A group of activists were arrested yesterday from the Australian High Commission in Delhi when they went to protest against the uranium agreement, detained in the nearby Chanakyapuri police station for an hour or so, and later let off with warning and after our details were registered.
via channelnewsasia.com / September 1, 2014 / The governor of disaster-struck Fukushima agreed on Monday (Sep 1) to accept the “temporary” storage of nuclear waste from the Japanese accident, paving the way for an end to a years-long standoff. Yuhei Sato has been cajoled and lavished with the promises of subsidies if he accepts a central government plan to build a depot on land near the battered Fukushima Daiichi plant. … Continue reading →
The Nuclear Regulatory Commissioners today approved its controversial replacement for its “waste confidence” rule that was slapped down in 2012 by a federal court and also approved a resumption of new reactor licensing and license renewal activities.
The new replacement rule essentially gives up on the notion of “confidence” that a permanent high-level radioactive waste repository will be built in any foreseeable time frame and instead expresses the agency’s support for the concept that “continued storage” in the absence of a permanent repository–even for millenia–is just A-OK with them.
The votes on the two actions were both 4-0, although NRC Chair Allison Macfarlane dissented on part of the final version of the “continued storage” rule.
Controversial NRC Commissioner William Magwood, in probably his last official NRC action, didn’t even bother to attend the meeting. Instead he phoned in to a conference line to cast his votes in favor of both actions. Maybe he was at the airport waiting for his flight to Paris where he begins his new job as chief of the OECD’s Nuclear Energy Agency on Monday. Or maybe he was just packing for the trip….
In a statement on the vote, NIRS’ Executive Director Tim Judson said “For two years we had hoped that logic would prevail: but no such luck. An irrational, industry-dominated NRC has affirmed carte blanche to dirty energy corporations: ‘go ahead, produce as much highly radioactive waste as you want; tell us it is safe and we, the NRC, will believe you.’ This decision today makes it impossible for NRC to claim that it is independent. We agree with grassroots activists in nuclear power communities who have decided that this is a Con Job. NRC has done nothing to increase our confidence in its performance as a regulator of safety.”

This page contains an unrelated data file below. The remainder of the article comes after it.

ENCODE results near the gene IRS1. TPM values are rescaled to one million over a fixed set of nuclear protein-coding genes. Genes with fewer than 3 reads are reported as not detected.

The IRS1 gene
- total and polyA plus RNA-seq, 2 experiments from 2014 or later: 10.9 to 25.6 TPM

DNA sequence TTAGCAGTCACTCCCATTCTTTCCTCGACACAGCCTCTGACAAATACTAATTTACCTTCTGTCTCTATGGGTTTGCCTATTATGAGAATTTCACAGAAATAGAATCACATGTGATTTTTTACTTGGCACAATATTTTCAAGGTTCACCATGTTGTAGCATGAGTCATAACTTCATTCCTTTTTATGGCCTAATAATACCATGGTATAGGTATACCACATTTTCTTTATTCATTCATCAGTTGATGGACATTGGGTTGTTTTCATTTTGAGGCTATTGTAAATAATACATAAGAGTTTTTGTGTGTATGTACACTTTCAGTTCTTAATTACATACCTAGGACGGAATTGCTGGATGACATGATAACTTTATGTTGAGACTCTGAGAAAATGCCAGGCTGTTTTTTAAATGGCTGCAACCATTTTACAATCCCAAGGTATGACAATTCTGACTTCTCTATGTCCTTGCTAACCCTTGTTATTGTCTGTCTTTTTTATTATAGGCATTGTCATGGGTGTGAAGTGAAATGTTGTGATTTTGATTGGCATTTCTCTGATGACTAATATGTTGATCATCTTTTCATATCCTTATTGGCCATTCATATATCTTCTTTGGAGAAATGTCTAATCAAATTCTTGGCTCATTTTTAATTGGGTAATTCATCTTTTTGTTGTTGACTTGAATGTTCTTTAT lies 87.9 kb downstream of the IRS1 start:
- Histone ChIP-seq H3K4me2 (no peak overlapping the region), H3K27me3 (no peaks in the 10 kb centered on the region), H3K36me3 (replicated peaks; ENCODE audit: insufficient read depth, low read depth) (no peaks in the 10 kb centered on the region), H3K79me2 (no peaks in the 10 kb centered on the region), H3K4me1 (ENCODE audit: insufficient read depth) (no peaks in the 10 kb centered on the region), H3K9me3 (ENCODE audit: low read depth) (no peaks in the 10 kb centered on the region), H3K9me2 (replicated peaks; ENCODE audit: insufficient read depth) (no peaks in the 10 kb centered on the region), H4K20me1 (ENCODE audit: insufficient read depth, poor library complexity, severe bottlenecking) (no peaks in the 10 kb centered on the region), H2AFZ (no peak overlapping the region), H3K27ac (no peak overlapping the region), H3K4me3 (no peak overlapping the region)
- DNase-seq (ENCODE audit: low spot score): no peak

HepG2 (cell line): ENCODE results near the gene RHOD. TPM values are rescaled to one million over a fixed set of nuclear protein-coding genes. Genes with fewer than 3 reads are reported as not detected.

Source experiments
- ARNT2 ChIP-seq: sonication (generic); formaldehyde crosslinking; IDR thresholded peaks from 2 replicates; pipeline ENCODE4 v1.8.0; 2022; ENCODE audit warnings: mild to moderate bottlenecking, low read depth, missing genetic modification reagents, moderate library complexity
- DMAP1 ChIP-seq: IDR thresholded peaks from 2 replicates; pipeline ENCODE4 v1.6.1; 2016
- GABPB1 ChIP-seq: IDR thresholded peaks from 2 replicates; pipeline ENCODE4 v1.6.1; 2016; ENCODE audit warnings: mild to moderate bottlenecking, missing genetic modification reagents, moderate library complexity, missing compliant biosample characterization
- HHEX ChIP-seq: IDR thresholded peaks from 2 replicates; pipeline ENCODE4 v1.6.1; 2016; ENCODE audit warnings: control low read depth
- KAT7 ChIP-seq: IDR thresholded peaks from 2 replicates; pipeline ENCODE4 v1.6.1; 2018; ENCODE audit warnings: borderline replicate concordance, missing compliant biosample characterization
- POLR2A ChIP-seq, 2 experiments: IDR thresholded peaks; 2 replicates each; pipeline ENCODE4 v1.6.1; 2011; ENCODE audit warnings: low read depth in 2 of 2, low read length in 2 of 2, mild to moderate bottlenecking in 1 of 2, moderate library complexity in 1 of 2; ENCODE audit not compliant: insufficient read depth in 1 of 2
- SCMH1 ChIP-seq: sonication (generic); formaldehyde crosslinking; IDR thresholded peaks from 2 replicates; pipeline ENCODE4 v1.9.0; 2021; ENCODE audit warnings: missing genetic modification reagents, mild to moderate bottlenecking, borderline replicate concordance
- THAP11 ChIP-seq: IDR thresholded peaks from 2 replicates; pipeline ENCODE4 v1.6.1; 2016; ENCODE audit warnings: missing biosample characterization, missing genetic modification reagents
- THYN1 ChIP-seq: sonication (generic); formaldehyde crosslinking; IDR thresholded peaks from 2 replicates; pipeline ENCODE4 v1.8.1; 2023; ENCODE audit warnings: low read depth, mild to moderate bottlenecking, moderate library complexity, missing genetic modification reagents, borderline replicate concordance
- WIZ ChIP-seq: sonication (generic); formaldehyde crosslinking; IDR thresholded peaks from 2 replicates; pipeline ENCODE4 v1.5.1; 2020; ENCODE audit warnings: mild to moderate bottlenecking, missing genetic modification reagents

The NRC’s “continued storage” rule almost certainly will be challenged in court on numerous grounds and by numerous parties. But in the meantime, the NRC has now lifted its moratorium on reactor licensing activities. In practical terms, there are no new reactor license applications that have been particularly inhibited by the moratorium, so unless some utility decides it really wants to press ahead with a new reactor, there will be little change there. The major license renewal case underway is that of Indian Point in New York, and the NRC is expected to resume activity on that case quickly. But the battle over Indian Point is being waged on several fronts and the NRC long has been expected to approve license renewal for those reactors. So it’s not clear the NRC action will have a profound effect there either.
In her partial dissent, Macfarlane expressed concern about the failure of the Generic Environmental Impact Statement (GEIS) underpinning the rule to address what would happen in the event institutional controls over long-term waste storage collapsed–a not unreasonable position given the eons that radioactive waste is lethal and must be strictly overseen. She noted that the NRC staff acknowledged that even a temporary loss of institutional control “would have impacts similar to spent fuel storage accidents” and that a permanent loss of control “would be ‘a catastrophe to the environment.’”
But the staff decided not to analyze or effectively address these possibilities in the GEIS.
Macfarlane also said that the GEIS should be a living document–revised every ten years to take into account changing circumstances.
And Macfarlane pointed out that when waste is stored on-site, as the GEIS essentially presumes, the costs are borne by the utilities. The Nuclear Waste Fund, which currently is blocked from receiving more funds by the Department of Energy, goes for a permanent repository and is far short of anticipated costs in any event. Macfarlane wrote that while “funding near-term storage is not a crisis,” the NRC, and the GEIS, should recognize the “genuine reality” that the federal government–i.e. taxpayers–will pay for the long-term storage of radioactive waste.
The decision on the continued storage rule, including Commissioner comments (although one page of Macfarlane’s dissent is missing at this writing), is here.
The Commission Order on resuming licensing activities is here.
An NRC press release on the votes is here.
August 26, 2014
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via The Guardian / July 14, 2014 / In fading light and just a stone’s throw from the most terrifying scenes during Japan’s worst nuclear accident, engineers resumed their race against time to defeat the next big threat: thousands of tonnes of irradiated water. If all goes to plan, by next March Fukushima Daiichi’s four damaged reactors will be surrounded by an underground frozen wall that will be a barrier … →